Much more has been written on validating product ideas and new product launches than on improving an existing product. A product is only new once. Most Product managers spend bulk of their time on existing products than on new products. A lot of these products are inherited from other PMs who’ve left the company or moved on to other things in the same company. So, how do you improve an existing product?
Obviously, you have to start by defining what “improve” means. New product managers generally think about adding features to an existing product because it’s an easier problem to solve than trying to figure out where the actual problem is in their product. This problem is compounded by the fact that many PMs do not own their end to end customer journeys. This is especially true in large companies where corporate marketing wants to tell the company’s story and not responsible for input metrics like customer acquisition directly. Product marketing runs it’s own ship and generally has to toe the company line on what to communicate. Sometimes your product is a part of a suite of products and only the top few things across the entire suite of products get the company’s attention.
If you inherited a product and are the lead PM on it, here are some of the questions you must ask:
What business objectives are we trying to meet?
Which of these problems does the business want to solve in the product? For example, you can solve the retention problem by calling users that are churning, sending retention based offers outside of the product or really improve the product so that more uses come back.
Similarly, you can get free users to convert through offers or by experimenting with the trial duration or by offering free tutorials that don’t require any changes to the product at all. Or, you could build better user onboarding into the product so that new users perform tasks A, B, C, which you’ve defined as critical to the product. Ask these questions before you start working on the product.
Once the business decides the “what” only then should you move on to “how”. Generally, it is very difficult to quantify the value of a new feature. Not every product has the luxury to run an A/B test for every feature they want to put in the product. Especially when you have already paid the cost of the building the feature. So, it’s important to build as little as possible. Most teams underestimate the cost of maintaining a feature and updating it when platform changes require it. The true cost of a feature should include: Validation Onboarding, Discoverability, Analytics and Maintenance.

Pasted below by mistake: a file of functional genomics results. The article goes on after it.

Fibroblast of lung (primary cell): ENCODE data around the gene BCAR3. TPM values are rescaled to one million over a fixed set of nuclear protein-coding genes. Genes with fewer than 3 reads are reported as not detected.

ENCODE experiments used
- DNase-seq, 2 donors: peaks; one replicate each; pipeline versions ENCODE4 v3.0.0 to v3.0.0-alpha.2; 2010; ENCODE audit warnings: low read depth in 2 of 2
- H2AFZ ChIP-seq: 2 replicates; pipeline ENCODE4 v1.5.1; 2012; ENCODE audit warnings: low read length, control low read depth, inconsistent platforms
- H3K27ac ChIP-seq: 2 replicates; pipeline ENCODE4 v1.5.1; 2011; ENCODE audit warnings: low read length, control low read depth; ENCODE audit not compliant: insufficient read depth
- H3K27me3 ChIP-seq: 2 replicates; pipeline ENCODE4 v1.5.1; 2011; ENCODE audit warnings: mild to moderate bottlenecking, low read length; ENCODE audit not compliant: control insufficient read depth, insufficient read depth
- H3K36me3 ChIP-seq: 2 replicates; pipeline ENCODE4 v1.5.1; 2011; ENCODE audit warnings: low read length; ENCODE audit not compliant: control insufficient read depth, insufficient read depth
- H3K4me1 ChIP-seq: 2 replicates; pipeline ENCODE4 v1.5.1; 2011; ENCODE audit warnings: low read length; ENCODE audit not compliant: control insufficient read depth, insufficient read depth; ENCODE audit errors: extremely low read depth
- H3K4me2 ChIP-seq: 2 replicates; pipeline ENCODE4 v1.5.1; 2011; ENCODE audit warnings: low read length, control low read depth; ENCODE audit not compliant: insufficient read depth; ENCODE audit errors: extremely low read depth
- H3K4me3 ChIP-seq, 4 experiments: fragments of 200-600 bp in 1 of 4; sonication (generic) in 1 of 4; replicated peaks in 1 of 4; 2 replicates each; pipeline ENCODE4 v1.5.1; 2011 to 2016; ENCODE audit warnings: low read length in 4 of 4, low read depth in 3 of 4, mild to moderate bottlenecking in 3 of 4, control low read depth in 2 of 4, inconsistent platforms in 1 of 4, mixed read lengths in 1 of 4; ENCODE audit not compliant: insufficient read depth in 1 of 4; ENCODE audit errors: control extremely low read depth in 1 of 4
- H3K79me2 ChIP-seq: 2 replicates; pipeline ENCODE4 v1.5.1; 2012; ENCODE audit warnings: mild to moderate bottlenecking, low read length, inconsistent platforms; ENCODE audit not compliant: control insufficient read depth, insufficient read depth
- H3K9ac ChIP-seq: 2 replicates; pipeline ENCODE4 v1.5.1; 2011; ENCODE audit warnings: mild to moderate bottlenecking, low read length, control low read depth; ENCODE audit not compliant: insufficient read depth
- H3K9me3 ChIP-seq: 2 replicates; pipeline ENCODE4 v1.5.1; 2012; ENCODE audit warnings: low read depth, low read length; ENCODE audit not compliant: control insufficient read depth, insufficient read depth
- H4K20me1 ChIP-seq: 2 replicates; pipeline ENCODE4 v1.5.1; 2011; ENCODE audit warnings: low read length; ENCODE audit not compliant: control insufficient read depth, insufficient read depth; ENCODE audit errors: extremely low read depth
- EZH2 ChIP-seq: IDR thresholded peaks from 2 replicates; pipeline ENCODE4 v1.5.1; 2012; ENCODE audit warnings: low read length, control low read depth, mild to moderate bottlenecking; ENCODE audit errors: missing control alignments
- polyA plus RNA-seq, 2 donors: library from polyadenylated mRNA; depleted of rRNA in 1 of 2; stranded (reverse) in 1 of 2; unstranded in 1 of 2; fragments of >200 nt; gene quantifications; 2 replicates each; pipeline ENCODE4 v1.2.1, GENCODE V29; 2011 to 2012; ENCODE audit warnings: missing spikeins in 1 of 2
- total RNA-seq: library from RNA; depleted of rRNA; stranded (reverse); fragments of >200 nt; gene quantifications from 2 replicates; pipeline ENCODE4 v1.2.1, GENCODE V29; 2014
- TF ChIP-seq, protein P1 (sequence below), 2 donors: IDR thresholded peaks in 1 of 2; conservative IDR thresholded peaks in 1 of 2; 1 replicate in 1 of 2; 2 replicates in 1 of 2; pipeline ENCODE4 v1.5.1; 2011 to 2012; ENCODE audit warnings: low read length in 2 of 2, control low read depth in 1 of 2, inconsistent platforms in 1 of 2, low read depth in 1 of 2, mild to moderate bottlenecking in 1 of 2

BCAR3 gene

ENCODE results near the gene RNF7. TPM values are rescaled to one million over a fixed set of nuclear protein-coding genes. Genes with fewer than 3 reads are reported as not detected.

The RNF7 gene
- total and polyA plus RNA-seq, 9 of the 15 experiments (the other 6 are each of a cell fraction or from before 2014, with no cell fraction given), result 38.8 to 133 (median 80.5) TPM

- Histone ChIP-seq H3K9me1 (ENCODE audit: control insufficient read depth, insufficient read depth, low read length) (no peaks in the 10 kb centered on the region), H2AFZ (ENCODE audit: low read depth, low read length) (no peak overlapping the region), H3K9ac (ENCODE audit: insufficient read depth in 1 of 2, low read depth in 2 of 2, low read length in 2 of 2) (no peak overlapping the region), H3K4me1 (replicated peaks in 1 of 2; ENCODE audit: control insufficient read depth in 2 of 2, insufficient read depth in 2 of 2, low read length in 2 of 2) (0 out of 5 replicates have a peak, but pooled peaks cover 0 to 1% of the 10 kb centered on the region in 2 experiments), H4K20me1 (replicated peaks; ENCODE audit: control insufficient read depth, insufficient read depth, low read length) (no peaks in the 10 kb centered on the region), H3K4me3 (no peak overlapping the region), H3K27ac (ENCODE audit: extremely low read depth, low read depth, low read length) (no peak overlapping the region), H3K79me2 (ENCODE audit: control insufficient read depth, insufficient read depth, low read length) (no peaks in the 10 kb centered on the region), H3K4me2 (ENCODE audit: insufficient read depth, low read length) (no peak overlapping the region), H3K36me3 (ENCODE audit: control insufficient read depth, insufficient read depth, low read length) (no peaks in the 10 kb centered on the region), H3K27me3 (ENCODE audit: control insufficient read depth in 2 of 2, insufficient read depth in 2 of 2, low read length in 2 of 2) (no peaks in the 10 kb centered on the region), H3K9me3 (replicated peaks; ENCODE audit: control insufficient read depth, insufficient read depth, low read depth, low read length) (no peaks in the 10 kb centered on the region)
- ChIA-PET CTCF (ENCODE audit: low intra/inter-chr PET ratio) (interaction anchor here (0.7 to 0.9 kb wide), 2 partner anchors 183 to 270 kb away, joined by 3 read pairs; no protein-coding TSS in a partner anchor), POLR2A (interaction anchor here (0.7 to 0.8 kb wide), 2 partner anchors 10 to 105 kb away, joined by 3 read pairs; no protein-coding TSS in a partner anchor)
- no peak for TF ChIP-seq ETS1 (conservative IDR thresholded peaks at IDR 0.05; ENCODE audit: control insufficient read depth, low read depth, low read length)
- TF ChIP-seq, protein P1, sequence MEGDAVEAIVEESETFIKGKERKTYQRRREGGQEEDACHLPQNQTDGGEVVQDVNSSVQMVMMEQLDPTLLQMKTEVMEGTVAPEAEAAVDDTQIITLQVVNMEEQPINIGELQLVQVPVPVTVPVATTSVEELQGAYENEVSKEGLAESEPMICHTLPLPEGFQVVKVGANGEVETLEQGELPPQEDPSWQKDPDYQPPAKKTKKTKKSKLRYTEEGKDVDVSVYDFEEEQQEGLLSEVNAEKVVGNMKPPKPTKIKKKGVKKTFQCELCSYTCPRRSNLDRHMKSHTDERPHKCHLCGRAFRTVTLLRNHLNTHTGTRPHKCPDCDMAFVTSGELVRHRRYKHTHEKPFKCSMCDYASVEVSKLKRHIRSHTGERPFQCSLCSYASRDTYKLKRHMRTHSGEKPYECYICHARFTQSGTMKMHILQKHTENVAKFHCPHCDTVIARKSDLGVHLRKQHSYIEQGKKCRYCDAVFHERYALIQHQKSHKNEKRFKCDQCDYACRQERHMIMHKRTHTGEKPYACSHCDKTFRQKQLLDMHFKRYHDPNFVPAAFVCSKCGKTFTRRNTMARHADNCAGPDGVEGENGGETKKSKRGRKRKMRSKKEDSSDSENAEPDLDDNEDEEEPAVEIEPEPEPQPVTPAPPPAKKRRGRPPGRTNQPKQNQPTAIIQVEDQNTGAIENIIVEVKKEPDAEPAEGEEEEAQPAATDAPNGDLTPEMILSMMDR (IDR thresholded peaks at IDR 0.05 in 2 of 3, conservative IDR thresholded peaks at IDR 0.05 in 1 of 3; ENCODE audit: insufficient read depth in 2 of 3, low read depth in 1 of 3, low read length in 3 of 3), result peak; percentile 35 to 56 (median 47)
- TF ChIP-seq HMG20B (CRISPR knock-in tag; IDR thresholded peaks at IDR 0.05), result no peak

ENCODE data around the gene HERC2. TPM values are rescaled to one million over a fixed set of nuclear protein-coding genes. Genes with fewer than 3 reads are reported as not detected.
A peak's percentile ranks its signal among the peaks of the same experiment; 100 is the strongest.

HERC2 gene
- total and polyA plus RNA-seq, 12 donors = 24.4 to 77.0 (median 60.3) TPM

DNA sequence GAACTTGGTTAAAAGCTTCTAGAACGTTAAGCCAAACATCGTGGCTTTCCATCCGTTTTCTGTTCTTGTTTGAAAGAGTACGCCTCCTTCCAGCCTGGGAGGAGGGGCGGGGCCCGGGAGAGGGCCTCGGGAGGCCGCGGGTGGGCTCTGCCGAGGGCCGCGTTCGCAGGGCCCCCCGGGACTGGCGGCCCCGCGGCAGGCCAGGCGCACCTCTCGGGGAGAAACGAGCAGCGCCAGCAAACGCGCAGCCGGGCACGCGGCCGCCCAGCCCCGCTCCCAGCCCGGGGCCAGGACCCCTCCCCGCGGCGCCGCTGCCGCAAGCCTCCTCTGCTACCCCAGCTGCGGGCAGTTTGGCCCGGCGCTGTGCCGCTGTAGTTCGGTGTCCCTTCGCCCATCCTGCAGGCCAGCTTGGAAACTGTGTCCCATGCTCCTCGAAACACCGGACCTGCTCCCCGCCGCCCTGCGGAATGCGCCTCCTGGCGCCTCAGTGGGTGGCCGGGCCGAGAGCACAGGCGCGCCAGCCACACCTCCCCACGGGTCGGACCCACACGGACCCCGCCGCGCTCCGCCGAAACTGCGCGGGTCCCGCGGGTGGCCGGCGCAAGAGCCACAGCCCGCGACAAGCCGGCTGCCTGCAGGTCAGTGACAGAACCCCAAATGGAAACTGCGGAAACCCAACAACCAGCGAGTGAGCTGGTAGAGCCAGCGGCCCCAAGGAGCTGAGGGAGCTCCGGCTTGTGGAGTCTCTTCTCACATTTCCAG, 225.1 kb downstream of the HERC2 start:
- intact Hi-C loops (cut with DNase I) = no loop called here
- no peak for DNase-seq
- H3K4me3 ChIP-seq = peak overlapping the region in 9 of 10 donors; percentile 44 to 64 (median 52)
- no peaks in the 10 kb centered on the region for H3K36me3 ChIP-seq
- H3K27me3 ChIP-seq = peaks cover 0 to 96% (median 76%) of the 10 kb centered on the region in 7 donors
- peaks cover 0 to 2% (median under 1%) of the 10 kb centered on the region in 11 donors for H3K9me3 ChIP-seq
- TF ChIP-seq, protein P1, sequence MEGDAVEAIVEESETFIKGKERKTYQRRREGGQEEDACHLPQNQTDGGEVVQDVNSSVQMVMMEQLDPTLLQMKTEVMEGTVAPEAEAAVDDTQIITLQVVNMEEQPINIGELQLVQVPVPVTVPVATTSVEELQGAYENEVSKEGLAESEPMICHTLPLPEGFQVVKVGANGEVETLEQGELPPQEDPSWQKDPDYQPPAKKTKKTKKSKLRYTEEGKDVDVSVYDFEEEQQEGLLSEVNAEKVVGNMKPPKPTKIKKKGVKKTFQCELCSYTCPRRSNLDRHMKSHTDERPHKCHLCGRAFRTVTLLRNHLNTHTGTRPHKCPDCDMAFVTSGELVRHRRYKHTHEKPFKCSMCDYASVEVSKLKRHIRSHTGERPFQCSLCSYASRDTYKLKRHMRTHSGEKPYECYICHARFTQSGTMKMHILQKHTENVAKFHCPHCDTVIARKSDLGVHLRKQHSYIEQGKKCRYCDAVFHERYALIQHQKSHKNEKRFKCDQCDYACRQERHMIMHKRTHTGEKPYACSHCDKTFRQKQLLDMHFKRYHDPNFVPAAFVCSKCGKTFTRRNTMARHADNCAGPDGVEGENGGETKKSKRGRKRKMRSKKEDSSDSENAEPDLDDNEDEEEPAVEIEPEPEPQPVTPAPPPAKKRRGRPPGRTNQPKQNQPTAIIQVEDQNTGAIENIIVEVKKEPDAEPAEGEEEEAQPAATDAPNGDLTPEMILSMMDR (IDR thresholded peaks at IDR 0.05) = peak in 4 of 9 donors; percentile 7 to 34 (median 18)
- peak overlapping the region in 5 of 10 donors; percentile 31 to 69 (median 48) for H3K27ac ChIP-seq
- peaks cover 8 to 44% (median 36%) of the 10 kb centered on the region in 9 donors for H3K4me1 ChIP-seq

Since feature estimates always go up, so do all the other costs of building a product.
Read “Four steps to an epiphany” from Steve Blank. It helps you figure out what kind of market you are in and how you should plan your sustaining innovation work.
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It’s been more than a year and here are the things I wish I had known or had been told as I made this transition:
Is this obvious? Probably to many but honestly it was not to me and I’ve managed a team before.
One of the difficult things for me is to make good habits stick. With the amount of travel I do, it’s been hard to hold the team accountable for their tasks. I have started to use Trello to track tasks assigned to the team. I love that you can email directly to a Trello board. This allows me to bcc task emails to the Trello board. A little bit of housekeeping later, I can remember to follow up on these tasks in 1 on 1s. Travel makes it harder to follow up on tasks. This is why a Group product manager role is very different from other management roles.
Also, you spend a lot of time prepping decks for internal pitches and driving alignment between various other groups in the company and championing your causes. Your wins and losses are public and drive team morale more than you think.
If you work for a multi-national company in India, you probably have had the chance to work outside of India. Actually, most Indians working in software can probably go work outside of India. They’ve either fantasised about moving out of India or have actually done so. Some, a very few, like me have moved to the US, worked and then moved back to India.
This means that’s at one point, most of us have had the opportunity to earn in a currency other than the Indian Rupees. I knew that I was not going to make more money by going to India but I did not realise the penalty I pay on my savings my keeping them in INR. Here is a table that shows that just in the last 5 years, I’ve lost over 50% of my savings just by keeping them in INR against keeping them in USD assuming the same rate of return on the savings.
The latter is not entirely true though. The rate of returns on good equity funds in the last 5 years offsets against this loss because large cap equity funds in India have returned between 13-22% in the last 5 years.
So you make an absolute return of 100% on your money while losing 50% to currency losses. This means you have to take a lot of risk in India to make up for just the currency loss, but it is possible. Also, if you invested your US savings at a similar risk in the US, you would have made 8.5% annually in a DJIA ETF, giving you 50% on your dollar savings.
Thus, if you are equally invested in equity funds in the US and in India over a 5 year period, you would net out even.
Even if you don’t take the risk, guaranteed return on your money in India are between 7-9.5% thus giving you the 50% loss due to the currency. But, this is the worst case scenario. You net out better than UK, JPY and Euro if you were invested during the last 5 years.
Plus, salary rises in the other goes were not as high as they are in India. So, your net savings would have been less in the last 5 years if you were in the UK, US or any other geography. So, working in India in tech is better and your savings are better if you invest wisely.
I’ll try to post a table with this info in the coming days.